Places to stay near Grand Canyon
South Rim - Grand Canyon Village & Tusayan
The South Rim features the expansive views seen on TV and in magazines and is how most people picture the Grand Canyon. From the South Rim you can get to experience those stunning views from around two dozen different viewpoints, from many of which you can peer thousands of metres below down to the Colorado River. The South Rim is open all the year round and is usually chosen by first time visitors.
The original Grand Canyon Village is home to several hotels, restaurants, souvenir and gift shops, museums and other tourist related businesses. The visitor centre at Mather Point is a mine of information about the best way to spend your time in the park with a bookshop, information desks about tours, a theatre where you can learn the history of the canyon and interactive trip planning tools.
The town of Tusayan a few kilometres away is home to Arizona’s second busiest airport and where many helicopter and airplane tours, jeep tours and rafting tours start from.
Hotels in Grand Canyon Village are nearly all situated on the edge of the South Rim and range from wooden lodge style buildings to more contemporary motels. There are several camp sites along the South Rim including Mather Campground, Trailer Village, and Desert View Campground. Some sites accept RV’s as well. Close by in Tusayan the big name brand hotels can be found with all the associated amenities.
Grand Canyon West
For adventurous types this is the rim of the Grand Canyon where you can experience the exhilarating Grand Canyon Skywalk at the Hualapai Indian Reservation. With a glass floor and 600 metres of nothingness below you this is an experience not to be missed. As well as the Skywalk there is a chance to see Native American dwellings at Eagle Point and be entertained by the local tribes.
Most people that visit the West Rim only come for a few hours and arrive in organised tours from Las Vegas. There are no general stores, fast food outlets or petrol stations at Grand Canyon West so independent travel is not advisable.
Located between the South Rim and Grand Canyon West are the famous blue-green waterfalls of Havasu Canyon; Mooney Falls, Havasu Falls and Navajo Falls. Advance planning is essential as the Havasu Canyon can only be accessed by horseback, helicopter or on foot. Reservations must be made for lodging which is in Supai Village where there are limited facilities including a general store and a post office.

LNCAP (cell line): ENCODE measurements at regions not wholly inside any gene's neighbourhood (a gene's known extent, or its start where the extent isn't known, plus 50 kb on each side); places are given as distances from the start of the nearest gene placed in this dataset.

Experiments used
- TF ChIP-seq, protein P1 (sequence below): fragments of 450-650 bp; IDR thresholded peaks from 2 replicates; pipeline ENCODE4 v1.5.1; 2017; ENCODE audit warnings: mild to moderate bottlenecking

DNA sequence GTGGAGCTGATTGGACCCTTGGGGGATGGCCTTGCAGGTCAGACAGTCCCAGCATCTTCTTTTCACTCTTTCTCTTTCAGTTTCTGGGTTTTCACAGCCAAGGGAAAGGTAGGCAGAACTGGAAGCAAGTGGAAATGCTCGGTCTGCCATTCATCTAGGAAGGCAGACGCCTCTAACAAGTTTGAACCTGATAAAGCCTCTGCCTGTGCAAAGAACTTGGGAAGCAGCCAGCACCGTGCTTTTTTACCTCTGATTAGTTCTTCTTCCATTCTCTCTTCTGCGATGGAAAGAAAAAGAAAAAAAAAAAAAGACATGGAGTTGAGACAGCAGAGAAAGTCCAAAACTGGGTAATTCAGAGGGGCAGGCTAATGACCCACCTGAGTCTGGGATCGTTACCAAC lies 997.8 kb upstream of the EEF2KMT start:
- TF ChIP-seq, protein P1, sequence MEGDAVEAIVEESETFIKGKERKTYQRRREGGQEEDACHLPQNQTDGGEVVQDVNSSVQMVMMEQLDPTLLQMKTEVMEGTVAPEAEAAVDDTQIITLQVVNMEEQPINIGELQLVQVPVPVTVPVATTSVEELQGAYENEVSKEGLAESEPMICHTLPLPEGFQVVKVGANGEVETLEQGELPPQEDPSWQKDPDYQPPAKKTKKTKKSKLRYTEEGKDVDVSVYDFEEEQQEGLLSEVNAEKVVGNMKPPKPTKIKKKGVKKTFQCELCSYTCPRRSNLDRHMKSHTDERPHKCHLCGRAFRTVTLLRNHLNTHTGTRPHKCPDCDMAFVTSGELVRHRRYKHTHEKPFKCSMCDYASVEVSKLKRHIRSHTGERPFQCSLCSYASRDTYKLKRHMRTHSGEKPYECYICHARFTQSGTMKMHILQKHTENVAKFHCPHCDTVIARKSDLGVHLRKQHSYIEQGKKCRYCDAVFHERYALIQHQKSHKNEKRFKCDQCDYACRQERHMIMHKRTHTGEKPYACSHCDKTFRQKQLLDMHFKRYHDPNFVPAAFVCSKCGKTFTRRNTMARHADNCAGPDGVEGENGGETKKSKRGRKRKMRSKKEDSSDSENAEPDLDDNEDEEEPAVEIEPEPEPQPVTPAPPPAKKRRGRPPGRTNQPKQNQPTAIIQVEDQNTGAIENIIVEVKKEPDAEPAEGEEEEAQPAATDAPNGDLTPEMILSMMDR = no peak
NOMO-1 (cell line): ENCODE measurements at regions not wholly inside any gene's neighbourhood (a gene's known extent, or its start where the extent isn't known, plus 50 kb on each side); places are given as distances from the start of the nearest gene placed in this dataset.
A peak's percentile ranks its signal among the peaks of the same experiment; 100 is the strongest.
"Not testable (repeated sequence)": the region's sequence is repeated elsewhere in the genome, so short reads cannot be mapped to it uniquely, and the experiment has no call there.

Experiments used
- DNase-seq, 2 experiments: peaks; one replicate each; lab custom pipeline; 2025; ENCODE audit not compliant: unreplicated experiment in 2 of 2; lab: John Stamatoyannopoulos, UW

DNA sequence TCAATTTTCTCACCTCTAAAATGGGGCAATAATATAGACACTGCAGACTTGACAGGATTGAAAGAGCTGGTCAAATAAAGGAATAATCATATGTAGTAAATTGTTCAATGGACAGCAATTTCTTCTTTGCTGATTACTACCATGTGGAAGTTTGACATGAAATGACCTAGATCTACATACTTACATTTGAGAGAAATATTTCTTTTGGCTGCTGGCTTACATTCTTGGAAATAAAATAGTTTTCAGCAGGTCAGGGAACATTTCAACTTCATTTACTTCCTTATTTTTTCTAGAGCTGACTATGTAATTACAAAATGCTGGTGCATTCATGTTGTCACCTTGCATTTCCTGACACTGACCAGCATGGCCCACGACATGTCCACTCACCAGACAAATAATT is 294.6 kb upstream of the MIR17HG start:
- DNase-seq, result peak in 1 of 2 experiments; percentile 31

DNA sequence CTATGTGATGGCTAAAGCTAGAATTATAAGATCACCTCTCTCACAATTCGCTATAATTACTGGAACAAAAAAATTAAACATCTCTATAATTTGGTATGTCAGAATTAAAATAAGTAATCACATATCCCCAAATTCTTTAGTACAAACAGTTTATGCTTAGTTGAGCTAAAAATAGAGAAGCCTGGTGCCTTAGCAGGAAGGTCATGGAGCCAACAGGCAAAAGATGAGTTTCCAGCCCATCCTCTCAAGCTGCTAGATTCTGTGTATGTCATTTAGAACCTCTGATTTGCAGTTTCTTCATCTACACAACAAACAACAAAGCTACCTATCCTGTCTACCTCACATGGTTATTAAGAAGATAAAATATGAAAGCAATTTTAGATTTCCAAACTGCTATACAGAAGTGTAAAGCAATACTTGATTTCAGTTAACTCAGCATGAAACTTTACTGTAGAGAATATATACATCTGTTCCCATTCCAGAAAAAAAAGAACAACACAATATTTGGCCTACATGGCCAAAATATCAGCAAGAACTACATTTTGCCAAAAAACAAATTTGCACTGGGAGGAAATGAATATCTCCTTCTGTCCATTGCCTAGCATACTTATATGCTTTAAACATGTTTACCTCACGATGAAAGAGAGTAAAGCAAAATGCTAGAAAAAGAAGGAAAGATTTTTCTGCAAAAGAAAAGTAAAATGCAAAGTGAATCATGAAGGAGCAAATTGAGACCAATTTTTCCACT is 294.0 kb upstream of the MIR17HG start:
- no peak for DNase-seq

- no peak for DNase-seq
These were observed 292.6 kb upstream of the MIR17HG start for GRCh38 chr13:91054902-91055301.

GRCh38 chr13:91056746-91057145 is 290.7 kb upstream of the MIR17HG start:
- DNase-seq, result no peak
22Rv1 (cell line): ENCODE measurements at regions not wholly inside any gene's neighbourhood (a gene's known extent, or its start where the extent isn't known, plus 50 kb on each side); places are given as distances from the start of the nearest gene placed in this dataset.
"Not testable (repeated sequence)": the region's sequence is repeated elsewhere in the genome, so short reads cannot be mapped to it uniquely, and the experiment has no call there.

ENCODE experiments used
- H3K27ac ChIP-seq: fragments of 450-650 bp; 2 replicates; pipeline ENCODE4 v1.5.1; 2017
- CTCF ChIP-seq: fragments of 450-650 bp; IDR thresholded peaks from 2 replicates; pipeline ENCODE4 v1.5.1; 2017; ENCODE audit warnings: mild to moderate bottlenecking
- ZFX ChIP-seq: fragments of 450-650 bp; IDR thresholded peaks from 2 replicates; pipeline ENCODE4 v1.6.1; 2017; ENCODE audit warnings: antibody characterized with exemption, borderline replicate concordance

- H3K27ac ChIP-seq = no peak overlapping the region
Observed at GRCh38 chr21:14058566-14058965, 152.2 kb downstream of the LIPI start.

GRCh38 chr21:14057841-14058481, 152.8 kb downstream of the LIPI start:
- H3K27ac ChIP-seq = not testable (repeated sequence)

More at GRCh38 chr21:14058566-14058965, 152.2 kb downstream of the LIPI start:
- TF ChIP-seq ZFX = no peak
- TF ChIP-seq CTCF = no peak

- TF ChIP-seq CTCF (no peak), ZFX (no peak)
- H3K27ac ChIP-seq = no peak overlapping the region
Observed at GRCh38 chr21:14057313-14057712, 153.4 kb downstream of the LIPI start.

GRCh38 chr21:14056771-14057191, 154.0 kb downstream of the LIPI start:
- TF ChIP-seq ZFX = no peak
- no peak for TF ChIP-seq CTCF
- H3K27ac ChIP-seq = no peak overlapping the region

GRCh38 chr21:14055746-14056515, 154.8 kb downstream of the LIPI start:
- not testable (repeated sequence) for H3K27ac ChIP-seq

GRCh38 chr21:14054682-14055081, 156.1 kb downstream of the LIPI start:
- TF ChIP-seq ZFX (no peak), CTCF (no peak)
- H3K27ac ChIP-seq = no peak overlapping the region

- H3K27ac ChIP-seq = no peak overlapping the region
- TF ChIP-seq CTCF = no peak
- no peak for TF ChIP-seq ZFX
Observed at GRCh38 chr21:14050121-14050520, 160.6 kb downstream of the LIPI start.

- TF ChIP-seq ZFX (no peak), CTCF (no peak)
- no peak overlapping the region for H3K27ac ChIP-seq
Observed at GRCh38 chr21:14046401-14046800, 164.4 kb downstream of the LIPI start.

The Havasu Falls are only accessible via a 20 odd kilometre trek and are should only be attempted if you are fit and healthy. The only accommodation in Grand Canyon West is for anyone wanting to visit the Havasu Falls and comprises of a small hotel and a camp site.
Grand Canyon East AKA Desert View
Less crowded than the more popular South Rim this is a good choice for a second time around visit to the Grand Canyon. Some of the views from here can be just as good as the South Rim and from the top of the Historic Watchtower they are just superb. At the Desert View Visitor Centre there is plenty of parking and facilities include a restaurant, petrol station, picnic area and camp site.
Grand Canyon East is where visitors can find the Little Colorado River Tribal Park and Horseshoe Bend. If you opt to drive the one hundred or so kilometres from Desert View past Marble Canyon up towards Horseshoe Bend and Lake Powell there is a good chance of spotting elk and deer as you make the journey. The small town of Page is approximately 10 kilometres from Horseshoe Bend and offers a good range of accommodation.
The North Rim season is relatively short from mid-May until mid–October and it is also far less accessible than the South Rim. The views from the North Rim are more focused on the width of the canyon rather than the depth and there are far less viewpoints than on the south side. This is an area of the Grand Canyon where many of the tours are ranger-led with hiking and sightseeing being the primary activities. The visitor centre here is based at the park rangers desk and has a few maps and vital trail information such as the weather and water supplies.
North Rim accommodation that is actually inside the park itself consists of one lodge. There are a couple of hundred cabins as well as a motel style building that has a restaurant, a deli, a camp site and a gift shop. Outside of the park there is another lodge a few kilometres away, then Jacob Lake is about 40 kilometres from the North Rim and has a small motel, general store and petrol station. After than it is a good 90 minutes to the next biggest town at Fredonia.